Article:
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Document Type:Latin Dissertation
Language of Document:English
Record Number:53618
Doc. No:TL23572
Call number:‭3188774‬
Main Entry:Serguei Alex Oushakine
Title & Author:The patriotism of despair: Symbolic economies, national memory, and communities of loss in RussiaSerguei Alex Oushakine
College:Columbia University
Date:2005
Degree:Ph.D.
student score:2005
Page No:333
Abstract:Based on materials that collected in 2001--2003 in Barnaul (Altai, Siberia), the dissertation explores how people in a remote province reposition themselves vis-à-vis a constantly changing state and a not-quite-yet established nation. As the dissertation demonstrates, a lack of post-Soviet institutions, coupled with a collapse of the previous system of social support and interaction, often results in networks of relations and symbolic practices that are inward-looking, xenophobic or extremist. In different cultural and social settings the dissertation traces how "the work of the negative" was utilized for creating communities of loss. The sharing of actually experienced suffering among the Mothers whose sons were killed during the wars in Chechnya (1994--...) and Afghanistan (1979--1989), the unceasing circulation of traumatic memories of war among veterans, the academic production of intellectualized narratives about the Russian tragedy, and the persistent popular search for a "hidden" source of imaginary or real danger were used to re-imagine, re-configure, and re-focus people's relations with the state and the nation. The patriotism of despair, as I call it, emerged as an emotionally charged set of symbolic practices called upon to mediate relations between individuals, nation and state, and thus to provide communities of loss with socially meaningful collective and/or individual subject positions. I showed that identities, which were produced in the process of this triangulation, were often framed in naturalized and naturalizing metaphors. By drawing external boundaries, these naturalized links of relatedness shaped and strengthened communities of loss. At the same time, they repeatedly pointed to the untranslatability of the shared substance that brought these communities together. As a result, the traumatic bonding not only incited a striving for exclusion but it also became an inspiration for claims to group and national exceptionality.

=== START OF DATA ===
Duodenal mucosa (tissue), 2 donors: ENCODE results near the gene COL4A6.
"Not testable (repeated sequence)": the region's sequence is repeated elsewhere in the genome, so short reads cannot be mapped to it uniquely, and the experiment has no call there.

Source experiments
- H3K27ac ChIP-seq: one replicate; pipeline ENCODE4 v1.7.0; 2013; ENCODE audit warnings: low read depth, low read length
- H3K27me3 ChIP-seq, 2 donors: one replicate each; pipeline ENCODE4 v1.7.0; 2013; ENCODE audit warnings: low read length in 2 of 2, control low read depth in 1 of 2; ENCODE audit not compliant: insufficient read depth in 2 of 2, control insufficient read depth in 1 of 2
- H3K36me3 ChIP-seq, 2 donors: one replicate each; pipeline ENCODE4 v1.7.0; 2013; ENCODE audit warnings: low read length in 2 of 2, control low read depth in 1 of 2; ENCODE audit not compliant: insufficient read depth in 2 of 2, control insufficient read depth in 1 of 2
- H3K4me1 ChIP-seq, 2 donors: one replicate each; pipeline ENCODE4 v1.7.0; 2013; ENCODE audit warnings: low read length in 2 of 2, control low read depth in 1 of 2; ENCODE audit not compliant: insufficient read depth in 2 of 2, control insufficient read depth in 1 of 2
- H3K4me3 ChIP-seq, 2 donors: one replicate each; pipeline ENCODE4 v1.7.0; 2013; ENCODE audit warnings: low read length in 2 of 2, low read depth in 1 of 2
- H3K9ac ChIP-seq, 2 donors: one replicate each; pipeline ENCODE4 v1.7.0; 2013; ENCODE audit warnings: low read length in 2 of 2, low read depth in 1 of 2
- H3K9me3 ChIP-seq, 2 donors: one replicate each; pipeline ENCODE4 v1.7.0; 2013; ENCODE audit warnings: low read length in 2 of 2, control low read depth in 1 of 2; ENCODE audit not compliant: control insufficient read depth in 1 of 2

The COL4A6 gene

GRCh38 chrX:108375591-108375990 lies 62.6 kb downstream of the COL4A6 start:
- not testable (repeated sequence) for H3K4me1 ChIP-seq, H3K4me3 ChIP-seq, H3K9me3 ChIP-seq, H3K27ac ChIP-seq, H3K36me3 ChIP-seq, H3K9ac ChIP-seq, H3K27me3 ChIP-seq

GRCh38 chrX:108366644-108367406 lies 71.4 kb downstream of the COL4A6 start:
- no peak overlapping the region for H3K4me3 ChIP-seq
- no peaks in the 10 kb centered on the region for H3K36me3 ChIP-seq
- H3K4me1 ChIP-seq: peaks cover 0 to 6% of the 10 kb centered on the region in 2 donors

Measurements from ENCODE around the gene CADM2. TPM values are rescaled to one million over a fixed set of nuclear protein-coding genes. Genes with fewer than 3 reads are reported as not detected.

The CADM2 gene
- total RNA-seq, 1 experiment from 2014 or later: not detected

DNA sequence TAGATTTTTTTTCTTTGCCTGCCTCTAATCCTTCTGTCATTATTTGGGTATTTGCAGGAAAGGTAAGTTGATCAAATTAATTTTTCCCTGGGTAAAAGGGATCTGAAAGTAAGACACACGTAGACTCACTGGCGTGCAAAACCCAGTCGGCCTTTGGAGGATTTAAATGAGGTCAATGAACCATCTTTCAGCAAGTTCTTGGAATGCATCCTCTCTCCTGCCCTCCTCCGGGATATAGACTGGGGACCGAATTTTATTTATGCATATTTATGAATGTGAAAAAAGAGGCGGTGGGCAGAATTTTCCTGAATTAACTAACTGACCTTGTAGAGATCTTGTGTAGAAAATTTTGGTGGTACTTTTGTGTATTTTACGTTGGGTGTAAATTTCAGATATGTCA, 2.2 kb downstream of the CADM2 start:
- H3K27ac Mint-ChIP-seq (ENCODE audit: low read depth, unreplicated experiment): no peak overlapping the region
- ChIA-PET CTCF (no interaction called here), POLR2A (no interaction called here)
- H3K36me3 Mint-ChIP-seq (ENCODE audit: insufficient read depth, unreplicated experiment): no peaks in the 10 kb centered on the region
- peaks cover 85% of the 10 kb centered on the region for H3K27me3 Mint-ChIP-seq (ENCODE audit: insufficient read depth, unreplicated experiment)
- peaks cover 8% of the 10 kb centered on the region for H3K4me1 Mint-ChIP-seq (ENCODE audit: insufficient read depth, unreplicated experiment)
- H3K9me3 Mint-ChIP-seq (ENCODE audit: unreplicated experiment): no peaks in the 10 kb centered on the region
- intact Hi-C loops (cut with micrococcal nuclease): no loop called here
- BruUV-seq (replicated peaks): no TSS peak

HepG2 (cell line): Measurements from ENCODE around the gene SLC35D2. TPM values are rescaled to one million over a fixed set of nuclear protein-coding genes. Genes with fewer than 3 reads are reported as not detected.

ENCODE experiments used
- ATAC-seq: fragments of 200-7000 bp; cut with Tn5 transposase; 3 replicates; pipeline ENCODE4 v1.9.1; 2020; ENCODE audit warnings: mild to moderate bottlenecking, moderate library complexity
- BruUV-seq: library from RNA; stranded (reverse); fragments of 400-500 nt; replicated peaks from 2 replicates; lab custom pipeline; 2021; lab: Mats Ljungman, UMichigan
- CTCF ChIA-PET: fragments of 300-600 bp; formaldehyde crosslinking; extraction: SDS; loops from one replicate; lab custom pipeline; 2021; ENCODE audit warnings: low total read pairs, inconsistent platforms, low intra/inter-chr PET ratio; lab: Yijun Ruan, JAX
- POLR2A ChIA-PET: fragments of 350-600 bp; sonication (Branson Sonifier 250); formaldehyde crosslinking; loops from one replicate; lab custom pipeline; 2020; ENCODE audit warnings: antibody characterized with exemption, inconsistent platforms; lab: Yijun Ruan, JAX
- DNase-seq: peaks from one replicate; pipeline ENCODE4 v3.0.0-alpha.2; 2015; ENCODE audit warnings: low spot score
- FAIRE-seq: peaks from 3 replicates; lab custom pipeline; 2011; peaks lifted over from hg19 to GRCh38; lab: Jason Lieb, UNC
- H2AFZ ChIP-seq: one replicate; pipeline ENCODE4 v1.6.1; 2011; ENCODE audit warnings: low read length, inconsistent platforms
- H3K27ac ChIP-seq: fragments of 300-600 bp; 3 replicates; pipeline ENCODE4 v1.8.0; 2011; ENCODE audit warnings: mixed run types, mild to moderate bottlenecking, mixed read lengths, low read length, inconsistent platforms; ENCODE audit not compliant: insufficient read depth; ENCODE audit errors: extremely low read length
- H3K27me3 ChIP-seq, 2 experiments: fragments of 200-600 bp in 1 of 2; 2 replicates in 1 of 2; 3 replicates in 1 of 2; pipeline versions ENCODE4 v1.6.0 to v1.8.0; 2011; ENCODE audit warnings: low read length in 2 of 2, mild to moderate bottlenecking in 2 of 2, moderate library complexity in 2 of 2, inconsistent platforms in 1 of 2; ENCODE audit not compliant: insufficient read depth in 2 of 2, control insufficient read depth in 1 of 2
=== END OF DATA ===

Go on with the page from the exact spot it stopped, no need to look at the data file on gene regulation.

Subject:Social sciences; Language, literature and linguistics; Communities of loss; Despair; National memory; Patriotism; Russia; Symbolic economies; Cultural anthropology; Minority & ethnic groups; Sociology; European history; Slavic literature; 0326:Cultural anthropology; 0314:Slavic literature; 0335:European history; 0631:Sociology; 0631:Minority & ethnic groups
Added Entry:R. C. Morris
Added Entry:Columbia University